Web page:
Same story as above. I fully support that, but again that often does not help you immediately as a PO in your current situation. You can change the mindset of the people just over time, not ad-hoc. Still, you need to work with what you have right now.

The following things turned out to be effective and well-accepted by most of the stakeholders.

  1. Define entry criteria for feature suggestions. I observed in a lot of stakeholder meetings that stakeholders are elaborating over the features they suggested right in that particular meeting and not before. So, these meetings tend to become more of a brainstorming session, where the stakeholders try to get clarity over their needs.

    Often, the result of this thought process is the definition of a technical solution rather than the definition of the purpose and goals of the feature itself. The problem about this behavior is, that you do not get sufficient information for prioritizing one or the other feature. To do prioritization, you need information about the goal, purpose and business impact of the proposed feature, and not information about the solution itself.

    Additionally, you want to put features which your product should incorporate on the backlog, and not pre-defined solutions, to foster the innovation capability of your team.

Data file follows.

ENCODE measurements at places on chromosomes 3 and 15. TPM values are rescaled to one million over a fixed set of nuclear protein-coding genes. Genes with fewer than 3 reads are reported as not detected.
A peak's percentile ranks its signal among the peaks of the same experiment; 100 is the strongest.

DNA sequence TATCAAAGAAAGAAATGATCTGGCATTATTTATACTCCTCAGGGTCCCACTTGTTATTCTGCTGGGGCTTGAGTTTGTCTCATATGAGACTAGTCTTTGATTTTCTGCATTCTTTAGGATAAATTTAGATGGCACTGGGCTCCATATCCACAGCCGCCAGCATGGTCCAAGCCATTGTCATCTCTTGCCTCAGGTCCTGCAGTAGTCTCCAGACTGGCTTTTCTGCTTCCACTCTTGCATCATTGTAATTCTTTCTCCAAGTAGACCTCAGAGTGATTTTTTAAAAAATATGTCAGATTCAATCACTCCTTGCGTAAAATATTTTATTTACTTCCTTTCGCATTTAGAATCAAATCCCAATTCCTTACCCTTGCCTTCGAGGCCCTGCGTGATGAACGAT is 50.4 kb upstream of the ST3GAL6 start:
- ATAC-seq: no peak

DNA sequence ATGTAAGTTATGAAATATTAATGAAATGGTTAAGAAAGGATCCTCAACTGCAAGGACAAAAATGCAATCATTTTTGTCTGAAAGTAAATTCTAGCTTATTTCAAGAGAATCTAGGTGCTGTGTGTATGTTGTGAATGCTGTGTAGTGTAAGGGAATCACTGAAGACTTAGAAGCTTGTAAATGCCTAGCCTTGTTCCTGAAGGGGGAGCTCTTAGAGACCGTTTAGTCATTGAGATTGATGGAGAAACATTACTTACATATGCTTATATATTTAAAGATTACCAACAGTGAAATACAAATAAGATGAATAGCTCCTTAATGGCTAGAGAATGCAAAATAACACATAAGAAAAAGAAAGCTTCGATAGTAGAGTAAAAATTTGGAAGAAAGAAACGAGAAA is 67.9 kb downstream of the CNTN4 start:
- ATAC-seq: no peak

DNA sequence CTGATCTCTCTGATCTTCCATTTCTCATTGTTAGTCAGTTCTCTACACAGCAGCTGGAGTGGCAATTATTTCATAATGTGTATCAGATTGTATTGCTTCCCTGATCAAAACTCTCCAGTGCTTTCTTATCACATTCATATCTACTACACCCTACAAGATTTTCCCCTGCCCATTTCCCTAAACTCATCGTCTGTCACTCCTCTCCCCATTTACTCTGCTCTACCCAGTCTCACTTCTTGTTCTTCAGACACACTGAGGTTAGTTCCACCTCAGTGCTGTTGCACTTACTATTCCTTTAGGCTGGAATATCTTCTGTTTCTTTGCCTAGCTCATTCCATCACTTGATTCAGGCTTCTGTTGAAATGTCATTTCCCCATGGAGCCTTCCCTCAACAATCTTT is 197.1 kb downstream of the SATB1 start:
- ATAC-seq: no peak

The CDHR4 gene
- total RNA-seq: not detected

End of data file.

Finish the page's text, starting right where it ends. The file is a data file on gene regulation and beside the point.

So, I learned that defining entry criteria for features helps very much. I used this entry criteria like a business case for each feature. Stakeholders needed to come up with a clear definition of the value this feature should generate, or even a clear goal how customers would benefit from this feature. Demanding this information makes Stakeholders think more about the "what" and the "why" instead of the "how". Providing this information is the pre-condition for this feature to be discussed in the Stakeholder meetings.

  2. Avoid 1o1 sessions with stakeholders. Stakeholders will always challenge the prioritization of the backlog, unless their item is on top of it. So, it is in the interest of every PO to make the prioritization transparent for everyone. Therefore, it is a big disadvantage to discuss items with each stakeholder one-by-one.